Editor's Note, March 2020

Written by Marian Starkey, Senior Director of Publications | Published: March 2, 2020

We’ve been fortunate to work with Lisa Shannon of Every Woman Treaty over the past few years, collecting stories from around the world about the impacts of Trump’s Global Gag Rule on real people with real health care needs. We know that without the stories, the data and statistics and foreign aid appropriations can seem cold, unfeeling, and hypothetical. But the outcomes of the Trump administration’s cruelty are anything but hypothetical.

One of the places Lisa visited, in the fall of 2018, was Nepal. Recently, there have been many news articles and agency reports about the reproductive health care situation in that mountainous country, so we decided that it would be interesting to dedicate an entire issue of our magazine to those stories.

Lisa’s article begins on page 12 and it’s a troubling read. She describes how Trump’s Global Gag Rule has brought an end to mobile outreach providers who venture, often on foot, to the most remote regions of the Himalayas. The article that follows Lisa’s is a reprint from Outside magazine (page 20), and it tracks two mobile outreach workers who hike through treacherous terrain to bring contraception and other health services to women living far from health posts. Without their brave dedication to ensuring access to reproductive health care for all—urban and rural, educated and illiterate, wealthy and poverty-stricken—thousands of women would go without.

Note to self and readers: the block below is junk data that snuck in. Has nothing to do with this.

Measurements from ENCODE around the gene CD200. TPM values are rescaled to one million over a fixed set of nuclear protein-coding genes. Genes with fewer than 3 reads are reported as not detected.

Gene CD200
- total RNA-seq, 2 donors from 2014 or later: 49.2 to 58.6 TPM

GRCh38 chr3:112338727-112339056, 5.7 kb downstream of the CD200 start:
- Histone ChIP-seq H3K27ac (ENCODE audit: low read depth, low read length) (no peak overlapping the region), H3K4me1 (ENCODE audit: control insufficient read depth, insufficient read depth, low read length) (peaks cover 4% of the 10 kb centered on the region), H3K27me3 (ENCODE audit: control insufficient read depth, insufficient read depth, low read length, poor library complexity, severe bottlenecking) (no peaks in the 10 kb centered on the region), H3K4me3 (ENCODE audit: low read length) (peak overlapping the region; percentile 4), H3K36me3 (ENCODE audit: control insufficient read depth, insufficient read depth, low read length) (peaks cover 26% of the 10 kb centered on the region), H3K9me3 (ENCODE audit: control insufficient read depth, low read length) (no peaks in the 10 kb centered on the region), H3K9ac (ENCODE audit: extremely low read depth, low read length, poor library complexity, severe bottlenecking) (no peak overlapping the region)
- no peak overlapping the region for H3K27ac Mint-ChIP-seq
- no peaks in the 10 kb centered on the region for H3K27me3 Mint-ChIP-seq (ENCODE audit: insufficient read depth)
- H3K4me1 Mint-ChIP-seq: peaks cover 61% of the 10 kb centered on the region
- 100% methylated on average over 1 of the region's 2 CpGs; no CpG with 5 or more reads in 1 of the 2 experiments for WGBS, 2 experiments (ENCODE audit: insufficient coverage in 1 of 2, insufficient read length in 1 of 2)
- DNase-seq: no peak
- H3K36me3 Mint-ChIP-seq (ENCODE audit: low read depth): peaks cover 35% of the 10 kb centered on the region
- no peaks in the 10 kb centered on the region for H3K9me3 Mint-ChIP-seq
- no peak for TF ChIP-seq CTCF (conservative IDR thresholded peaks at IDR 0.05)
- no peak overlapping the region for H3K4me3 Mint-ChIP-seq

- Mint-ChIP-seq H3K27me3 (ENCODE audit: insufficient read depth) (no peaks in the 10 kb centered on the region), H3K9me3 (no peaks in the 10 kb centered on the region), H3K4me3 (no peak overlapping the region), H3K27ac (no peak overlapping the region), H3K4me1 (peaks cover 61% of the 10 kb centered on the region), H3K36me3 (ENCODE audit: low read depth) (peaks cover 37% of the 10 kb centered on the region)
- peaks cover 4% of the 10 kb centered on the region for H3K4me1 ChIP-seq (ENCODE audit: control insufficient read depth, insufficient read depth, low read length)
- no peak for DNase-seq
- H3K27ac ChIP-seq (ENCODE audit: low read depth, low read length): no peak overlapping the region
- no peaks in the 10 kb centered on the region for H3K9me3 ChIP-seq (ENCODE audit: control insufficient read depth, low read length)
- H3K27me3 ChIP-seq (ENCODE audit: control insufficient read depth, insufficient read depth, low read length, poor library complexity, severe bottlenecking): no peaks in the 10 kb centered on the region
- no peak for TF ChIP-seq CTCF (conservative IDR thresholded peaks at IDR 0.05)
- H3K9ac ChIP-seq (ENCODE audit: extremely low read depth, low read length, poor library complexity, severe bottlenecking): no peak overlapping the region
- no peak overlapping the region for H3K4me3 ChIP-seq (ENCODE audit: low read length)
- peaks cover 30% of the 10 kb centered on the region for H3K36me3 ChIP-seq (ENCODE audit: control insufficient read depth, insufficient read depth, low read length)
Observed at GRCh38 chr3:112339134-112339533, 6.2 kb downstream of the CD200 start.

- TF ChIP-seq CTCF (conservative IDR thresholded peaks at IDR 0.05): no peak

Nearly half (44 percent) of women in Nepal have an unmet need for family planning. That is, they do not want to become pregnant in the next two years (20 percent of women with unmet need) or ever again (80 percent), but are not using modern contraception.

The government of Nepal has been increasing its family planning budget by 7 percent each year since 2015, in order to help raise the rate of contraceptive use. But Nepal is a poor country, with a per capita GDP of only $1,034. Donor assistance is critical to scaling up family planning initiatives and continuing to work toward improving reproductive health indicators.

Over the course of 20 years (1996–2016), Nepal’s fertility rate halved, from 4.6 births per woman to 2.3. Progress like that doesn’t happen on its own. It happens because of health care providers at hospitals, clinics, and mobile outreach events. It happens because of funding from Nepal’s government, from the United States, from the United Nations, and from other international donors such as the UK’s Department for International Development (DFID).

One of my biggest work-related pet peeves is when people say that fertility rates are coming down on their own. They’re not. They’re coming down because women who want to plan their pregnancies are able to do so thanks to modern contraception and the education to properly use it and manage side effects. And don’t be fooled into thinking that the momentum of past fertility decline is powerful enough to continue on its own after funding is cut. It’s not. Couples continue having sex regardless of what’s happening in Washington, DC, and regardless of whether they have birth control at their disposal.

Marian Starkey